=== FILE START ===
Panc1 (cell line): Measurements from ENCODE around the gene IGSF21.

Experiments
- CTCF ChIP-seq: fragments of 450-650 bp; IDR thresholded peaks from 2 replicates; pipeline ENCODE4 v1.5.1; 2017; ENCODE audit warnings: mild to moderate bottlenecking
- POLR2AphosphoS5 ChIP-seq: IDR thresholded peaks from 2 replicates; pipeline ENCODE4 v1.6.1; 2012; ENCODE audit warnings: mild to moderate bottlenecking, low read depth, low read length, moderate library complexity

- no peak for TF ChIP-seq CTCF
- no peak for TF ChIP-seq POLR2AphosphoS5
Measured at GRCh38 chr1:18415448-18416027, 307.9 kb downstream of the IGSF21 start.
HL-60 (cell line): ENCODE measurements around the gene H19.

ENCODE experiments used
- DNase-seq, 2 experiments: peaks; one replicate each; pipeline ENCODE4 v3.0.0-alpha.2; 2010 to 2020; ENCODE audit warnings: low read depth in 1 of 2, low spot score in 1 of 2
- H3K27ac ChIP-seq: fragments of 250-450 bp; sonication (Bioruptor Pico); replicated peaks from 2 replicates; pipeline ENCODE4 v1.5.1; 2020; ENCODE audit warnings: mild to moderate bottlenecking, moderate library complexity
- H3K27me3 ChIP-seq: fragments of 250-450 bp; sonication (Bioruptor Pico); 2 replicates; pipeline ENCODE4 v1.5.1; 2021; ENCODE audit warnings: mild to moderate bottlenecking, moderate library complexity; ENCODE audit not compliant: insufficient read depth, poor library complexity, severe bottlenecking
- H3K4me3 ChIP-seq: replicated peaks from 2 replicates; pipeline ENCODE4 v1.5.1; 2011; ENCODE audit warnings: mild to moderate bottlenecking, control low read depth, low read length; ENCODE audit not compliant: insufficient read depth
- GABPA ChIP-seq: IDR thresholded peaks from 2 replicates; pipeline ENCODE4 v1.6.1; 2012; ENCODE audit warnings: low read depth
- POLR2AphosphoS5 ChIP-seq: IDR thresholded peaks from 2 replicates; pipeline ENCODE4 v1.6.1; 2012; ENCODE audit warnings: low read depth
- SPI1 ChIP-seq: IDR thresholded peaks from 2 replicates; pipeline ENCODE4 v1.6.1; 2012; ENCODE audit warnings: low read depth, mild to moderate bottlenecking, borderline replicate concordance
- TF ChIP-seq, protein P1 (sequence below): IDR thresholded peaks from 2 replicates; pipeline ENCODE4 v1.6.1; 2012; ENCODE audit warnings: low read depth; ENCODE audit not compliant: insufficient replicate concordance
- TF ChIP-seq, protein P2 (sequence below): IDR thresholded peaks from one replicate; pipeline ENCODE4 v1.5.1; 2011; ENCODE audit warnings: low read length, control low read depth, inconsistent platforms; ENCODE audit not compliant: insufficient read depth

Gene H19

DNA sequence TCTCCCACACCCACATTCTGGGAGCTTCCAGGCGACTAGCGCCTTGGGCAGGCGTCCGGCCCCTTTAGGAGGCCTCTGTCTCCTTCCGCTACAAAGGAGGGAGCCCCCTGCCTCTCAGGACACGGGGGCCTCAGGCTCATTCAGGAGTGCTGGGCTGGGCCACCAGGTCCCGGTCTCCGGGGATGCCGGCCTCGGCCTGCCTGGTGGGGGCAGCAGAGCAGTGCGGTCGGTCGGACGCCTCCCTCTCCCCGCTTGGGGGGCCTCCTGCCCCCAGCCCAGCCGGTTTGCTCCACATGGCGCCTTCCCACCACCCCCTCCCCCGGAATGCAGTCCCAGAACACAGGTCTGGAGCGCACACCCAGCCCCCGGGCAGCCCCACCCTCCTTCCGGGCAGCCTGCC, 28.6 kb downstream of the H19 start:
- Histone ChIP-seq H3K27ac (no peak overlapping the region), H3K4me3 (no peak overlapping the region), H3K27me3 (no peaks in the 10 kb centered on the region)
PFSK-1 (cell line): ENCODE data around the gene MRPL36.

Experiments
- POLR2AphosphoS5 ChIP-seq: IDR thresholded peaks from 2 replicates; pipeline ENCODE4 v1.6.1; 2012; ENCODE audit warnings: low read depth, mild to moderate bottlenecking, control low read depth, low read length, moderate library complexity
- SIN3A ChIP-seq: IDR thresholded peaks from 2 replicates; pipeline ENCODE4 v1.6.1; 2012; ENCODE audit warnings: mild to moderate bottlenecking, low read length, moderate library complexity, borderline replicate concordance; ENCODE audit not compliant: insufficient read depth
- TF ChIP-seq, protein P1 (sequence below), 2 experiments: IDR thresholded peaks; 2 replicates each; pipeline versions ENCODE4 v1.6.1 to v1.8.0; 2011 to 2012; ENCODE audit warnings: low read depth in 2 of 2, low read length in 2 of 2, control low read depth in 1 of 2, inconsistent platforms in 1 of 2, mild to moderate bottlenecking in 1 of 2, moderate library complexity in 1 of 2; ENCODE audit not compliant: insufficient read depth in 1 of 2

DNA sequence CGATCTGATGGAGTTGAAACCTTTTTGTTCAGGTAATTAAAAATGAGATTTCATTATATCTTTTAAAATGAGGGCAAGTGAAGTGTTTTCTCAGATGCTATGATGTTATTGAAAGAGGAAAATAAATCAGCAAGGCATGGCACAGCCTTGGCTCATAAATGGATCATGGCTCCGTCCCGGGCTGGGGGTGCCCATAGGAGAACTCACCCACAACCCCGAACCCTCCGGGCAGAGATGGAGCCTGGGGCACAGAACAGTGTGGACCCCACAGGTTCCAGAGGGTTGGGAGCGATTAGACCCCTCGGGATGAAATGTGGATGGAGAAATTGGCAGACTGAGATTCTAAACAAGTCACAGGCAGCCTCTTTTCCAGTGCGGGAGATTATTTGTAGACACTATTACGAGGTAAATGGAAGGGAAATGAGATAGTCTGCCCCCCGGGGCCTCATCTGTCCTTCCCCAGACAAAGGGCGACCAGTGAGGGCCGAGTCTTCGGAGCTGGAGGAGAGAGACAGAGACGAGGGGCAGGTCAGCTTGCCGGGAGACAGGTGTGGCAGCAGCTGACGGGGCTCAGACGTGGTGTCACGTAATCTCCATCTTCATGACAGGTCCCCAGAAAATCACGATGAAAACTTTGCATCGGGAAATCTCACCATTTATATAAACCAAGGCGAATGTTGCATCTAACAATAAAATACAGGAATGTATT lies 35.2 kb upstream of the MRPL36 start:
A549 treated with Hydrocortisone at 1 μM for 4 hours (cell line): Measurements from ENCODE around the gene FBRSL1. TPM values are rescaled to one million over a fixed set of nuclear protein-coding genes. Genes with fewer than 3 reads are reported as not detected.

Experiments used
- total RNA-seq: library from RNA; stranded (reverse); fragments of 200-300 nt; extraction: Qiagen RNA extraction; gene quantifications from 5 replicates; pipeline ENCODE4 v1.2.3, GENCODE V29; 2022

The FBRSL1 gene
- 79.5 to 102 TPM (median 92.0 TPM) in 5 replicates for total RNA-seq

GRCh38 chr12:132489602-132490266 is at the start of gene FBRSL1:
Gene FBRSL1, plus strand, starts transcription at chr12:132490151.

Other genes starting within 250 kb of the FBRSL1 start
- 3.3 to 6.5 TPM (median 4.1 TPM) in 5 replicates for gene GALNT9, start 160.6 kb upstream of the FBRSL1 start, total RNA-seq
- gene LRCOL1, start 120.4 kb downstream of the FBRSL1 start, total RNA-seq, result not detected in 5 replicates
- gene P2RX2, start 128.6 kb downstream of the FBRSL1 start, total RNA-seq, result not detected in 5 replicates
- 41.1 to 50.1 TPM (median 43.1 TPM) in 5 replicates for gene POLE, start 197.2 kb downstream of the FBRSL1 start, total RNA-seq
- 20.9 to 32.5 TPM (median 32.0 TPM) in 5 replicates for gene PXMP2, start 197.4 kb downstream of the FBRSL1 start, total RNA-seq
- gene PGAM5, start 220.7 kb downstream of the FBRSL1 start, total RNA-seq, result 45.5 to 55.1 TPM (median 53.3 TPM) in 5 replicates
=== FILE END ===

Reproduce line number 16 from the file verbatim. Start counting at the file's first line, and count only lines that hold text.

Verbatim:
- SPI1 ChIP-seq: IDR thresholded peaks from 2 replicates; pipeline ENCODE4 v1.6.1; 2012; ENCODE audit warnings: low read depth, mild to moderate bottlenecking, borderline replicate concordance